The new addition to the system allows drivers to navigate mobile apps on a device using Bluetooth (no data plan required) to connect to the vehicle's controls or voice commands—starting with the 2011 Fiesta, with all Ford and Lincoln models to follow eventually. While the initial launch supports programs developed for BlackBerry and Android platforms, a version coming this fall will include Apple's too.
Along with apps such as Pandora, Stitcher and OpenBeak (for Twitter), which will all work for this debut, Ford is also introducing the Mobile Application Developer Network. The community platform for outside developers invites them to work with Ford on creating new compatible applications, also ensuring that competing standards don't unnecessarily proliferate.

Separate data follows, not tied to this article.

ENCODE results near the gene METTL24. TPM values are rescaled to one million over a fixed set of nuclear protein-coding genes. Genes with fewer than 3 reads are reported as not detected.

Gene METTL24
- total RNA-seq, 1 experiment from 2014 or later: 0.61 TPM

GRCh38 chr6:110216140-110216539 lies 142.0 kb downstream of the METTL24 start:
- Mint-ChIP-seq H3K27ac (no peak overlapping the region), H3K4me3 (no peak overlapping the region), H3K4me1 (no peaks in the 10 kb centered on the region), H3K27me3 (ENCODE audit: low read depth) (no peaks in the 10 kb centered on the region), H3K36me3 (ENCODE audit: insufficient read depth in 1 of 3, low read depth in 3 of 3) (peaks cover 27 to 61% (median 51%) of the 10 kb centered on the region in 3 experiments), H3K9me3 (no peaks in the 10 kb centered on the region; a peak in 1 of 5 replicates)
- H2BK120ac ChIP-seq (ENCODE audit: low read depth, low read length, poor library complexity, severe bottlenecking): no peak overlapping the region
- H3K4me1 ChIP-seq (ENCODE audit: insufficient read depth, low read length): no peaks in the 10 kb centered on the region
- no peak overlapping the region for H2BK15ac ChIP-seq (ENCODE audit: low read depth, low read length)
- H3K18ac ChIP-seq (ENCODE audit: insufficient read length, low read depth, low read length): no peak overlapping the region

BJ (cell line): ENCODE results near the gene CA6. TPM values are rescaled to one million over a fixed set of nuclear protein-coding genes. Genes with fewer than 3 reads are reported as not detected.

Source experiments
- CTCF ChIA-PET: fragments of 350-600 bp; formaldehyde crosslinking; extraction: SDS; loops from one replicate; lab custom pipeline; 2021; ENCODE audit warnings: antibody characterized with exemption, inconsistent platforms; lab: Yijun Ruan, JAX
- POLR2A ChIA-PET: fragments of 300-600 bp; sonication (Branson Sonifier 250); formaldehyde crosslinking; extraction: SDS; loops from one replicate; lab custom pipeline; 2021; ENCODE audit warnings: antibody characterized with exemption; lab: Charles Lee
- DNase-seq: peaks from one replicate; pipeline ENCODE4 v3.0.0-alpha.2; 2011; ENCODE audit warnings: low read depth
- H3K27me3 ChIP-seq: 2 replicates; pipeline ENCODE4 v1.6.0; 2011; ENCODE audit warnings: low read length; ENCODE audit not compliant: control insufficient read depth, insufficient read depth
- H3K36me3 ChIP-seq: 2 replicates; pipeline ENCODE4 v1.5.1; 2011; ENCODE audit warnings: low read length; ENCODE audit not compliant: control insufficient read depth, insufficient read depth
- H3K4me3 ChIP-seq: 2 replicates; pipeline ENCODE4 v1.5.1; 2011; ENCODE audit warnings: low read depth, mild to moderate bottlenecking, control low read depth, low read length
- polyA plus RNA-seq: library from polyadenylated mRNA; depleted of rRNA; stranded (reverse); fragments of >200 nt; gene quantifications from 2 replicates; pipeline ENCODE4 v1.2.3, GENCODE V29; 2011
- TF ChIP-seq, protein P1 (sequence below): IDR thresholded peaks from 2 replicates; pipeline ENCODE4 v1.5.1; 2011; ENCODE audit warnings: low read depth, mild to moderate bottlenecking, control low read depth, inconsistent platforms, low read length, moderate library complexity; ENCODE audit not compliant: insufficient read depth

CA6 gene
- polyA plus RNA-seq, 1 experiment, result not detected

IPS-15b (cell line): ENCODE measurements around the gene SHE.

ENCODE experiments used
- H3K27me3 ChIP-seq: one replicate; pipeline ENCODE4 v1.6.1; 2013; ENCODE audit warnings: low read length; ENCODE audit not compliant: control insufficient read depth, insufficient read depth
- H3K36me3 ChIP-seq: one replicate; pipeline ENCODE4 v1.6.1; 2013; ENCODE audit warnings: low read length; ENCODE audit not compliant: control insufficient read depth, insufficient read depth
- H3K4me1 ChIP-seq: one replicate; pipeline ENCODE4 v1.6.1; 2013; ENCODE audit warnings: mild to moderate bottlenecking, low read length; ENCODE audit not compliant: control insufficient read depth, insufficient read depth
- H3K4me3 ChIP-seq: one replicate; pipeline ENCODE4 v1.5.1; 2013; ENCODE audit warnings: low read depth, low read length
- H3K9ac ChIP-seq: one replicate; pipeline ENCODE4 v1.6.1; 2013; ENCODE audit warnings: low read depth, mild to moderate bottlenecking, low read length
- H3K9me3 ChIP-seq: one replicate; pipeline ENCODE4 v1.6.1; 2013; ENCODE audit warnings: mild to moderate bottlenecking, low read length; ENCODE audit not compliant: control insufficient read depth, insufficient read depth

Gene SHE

Another new bonus, working with Seattle's transportation software firm Airbiquity, Ford's Sync system can now also transmit data over the mobile voice network, including monitoring of GPS data, fuel economy and odometer reading. For example, a driver using the system to call Sync Services for directions receives answers based on real-time traffic information. Once it locates the data, the system sends that information to the car and reads it aloud. If the driver veers off the path, the system automatically redials Sync Services to reroute.
The Sync system (necessary to run the free AppLink) starts at $395 as an add-on to several models, see a Ford dealer for purchasing.